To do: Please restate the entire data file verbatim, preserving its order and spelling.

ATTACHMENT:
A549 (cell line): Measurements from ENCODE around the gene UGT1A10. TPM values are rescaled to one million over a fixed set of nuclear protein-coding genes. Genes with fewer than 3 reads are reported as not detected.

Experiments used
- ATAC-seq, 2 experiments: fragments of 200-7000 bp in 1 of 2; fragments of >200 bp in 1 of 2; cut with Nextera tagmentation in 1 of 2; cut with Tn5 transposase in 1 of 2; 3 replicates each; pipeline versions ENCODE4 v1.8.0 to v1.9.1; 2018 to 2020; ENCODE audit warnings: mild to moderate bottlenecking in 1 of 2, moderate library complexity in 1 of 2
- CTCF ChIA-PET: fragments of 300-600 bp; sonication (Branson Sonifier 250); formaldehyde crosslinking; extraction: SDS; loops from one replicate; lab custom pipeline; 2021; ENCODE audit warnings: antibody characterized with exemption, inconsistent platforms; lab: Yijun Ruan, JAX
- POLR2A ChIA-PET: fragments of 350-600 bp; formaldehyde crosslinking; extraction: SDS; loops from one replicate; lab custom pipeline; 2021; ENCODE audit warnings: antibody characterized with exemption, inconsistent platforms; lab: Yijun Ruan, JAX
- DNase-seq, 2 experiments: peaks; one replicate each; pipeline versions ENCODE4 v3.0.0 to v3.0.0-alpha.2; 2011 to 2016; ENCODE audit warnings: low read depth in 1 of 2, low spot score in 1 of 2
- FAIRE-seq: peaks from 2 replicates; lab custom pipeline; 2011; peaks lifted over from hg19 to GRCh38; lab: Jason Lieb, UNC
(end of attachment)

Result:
A549 (cell line): Measurements from ENCODE around the gene UGT1A10. TPM values are rescaled to one million over a fixed set of nuclear protein-coding genes. Genes with fewer than 3 reads are reported as not detected.

Experiments used
- ATAC-seq, 2 experiments: fragments of 200-7000 bp in 1 of 2; fragments of >200 bp in 1 of 2; cut with Nextera tagmentation in 1 of 2; cut with Tn5 transposase in 1 of 2; 3 replicates each; pipeline versions ENCODE4 v1.8.0 to v1.9.1; 2018 to 2020; ENCODE audit warnings: mild to moderate bottlenecking in 1 of 2, moderate library complexity in 1 of 2
- CTCF ChIA-PET: fragments of 300-600 bp; sonication (Branson Sonifier 250); formaldehyde crosslinking; extraction: SDS; loops from one replicate; lab custom pipeline; 2021; ENCODE audit warnings: antibody characterized with exemption, inconsistent platforms; lab: Yijun Ruan, JAX
- POLR2A ChIA-PET: fragments of 350-600 bp; formaldehyde crosslinking; extraction: SDS; loops from one replicate; lab custom pipeline; 2021; ENCODE audit warnings: antibody characterized with exemption, inconsistent platforms; lab: Yijun Ruan, JAX
- DNase-seq, 2 experiments: peaks; one replicate each; pipeline versions ENCODE4 v3.0.0 to v3.0.0-alpha.2; 2011 to 2016; ENCODE audit warnings: low read depth in 1 of 2, low spot score in 1 of 2
- FAIRE-seq: peaks from 2 replicates; lab custom pipeline; 2011; peaks lifted over from hg19 to GRCh38; lab: Jason Lieb, UNC